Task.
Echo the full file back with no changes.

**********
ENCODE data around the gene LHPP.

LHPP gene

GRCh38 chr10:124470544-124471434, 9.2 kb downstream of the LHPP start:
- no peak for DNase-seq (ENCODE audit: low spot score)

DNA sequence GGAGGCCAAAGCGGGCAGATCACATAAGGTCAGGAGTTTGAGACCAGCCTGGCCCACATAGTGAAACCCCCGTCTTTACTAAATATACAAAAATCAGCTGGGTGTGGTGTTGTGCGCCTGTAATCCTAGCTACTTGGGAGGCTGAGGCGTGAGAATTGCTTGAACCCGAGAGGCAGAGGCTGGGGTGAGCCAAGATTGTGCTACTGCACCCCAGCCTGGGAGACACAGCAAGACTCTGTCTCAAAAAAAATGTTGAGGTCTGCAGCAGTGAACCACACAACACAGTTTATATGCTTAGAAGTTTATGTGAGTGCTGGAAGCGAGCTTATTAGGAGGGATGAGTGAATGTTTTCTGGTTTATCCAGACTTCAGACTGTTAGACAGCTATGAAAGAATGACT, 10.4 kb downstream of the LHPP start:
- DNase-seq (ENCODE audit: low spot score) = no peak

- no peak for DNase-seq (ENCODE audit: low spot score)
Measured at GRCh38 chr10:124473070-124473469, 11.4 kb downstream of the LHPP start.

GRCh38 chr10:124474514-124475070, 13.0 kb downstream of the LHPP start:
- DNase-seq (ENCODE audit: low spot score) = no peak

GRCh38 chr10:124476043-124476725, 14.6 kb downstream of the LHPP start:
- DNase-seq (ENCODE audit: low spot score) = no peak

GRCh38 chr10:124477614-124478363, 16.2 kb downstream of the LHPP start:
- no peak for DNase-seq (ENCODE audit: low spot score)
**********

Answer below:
ENCODE data around the gene LHPP.

LHPP gene

GRCh38 chr10:124470544-124471434, 9.2 kb downstream of the LHPP start:
- no peak for DNase-seq (ENCODE audit: low spot score)

DNA sequence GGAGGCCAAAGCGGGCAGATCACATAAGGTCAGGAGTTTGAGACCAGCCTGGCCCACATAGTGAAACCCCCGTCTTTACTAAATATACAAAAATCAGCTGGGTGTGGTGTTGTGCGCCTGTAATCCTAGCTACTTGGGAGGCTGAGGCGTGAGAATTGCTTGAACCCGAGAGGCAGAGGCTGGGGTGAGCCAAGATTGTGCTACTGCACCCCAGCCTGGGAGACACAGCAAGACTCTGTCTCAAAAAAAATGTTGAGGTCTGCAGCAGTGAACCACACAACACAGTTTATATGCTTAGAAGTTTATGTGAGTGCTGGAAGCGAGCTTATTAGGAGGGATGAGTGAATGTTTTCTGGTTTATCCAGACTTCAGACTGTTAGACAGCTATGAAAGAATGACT, 10.4 kb downstream of the LHPP start:
- DNase-seq (ENCODE audit: low spot score) = no peak

- no peak for DNase-seq (ENCODE audit: low spot score)
Measured at GRCh38 chr10:124473070-124473469, 11.4 kb downstream of the LHPP start.

GRCh38 chr10:124474514-124475070, 13.0 kb downstream of the LHPP start:
- DNase-seq (ENCODE audit: low spot score) = no peak

GRCh38 chr10:124476043-124476725, 14.6 kb downstream of the LHPP start:
- DNase-seq (ENCODE audit: low spot score) = no peak

GRCh38 chr10:124477614-124478363, 16.2 kb downstream of the LHPP start:
- no peak for DNase-seq (ENCODE audit: low spot score)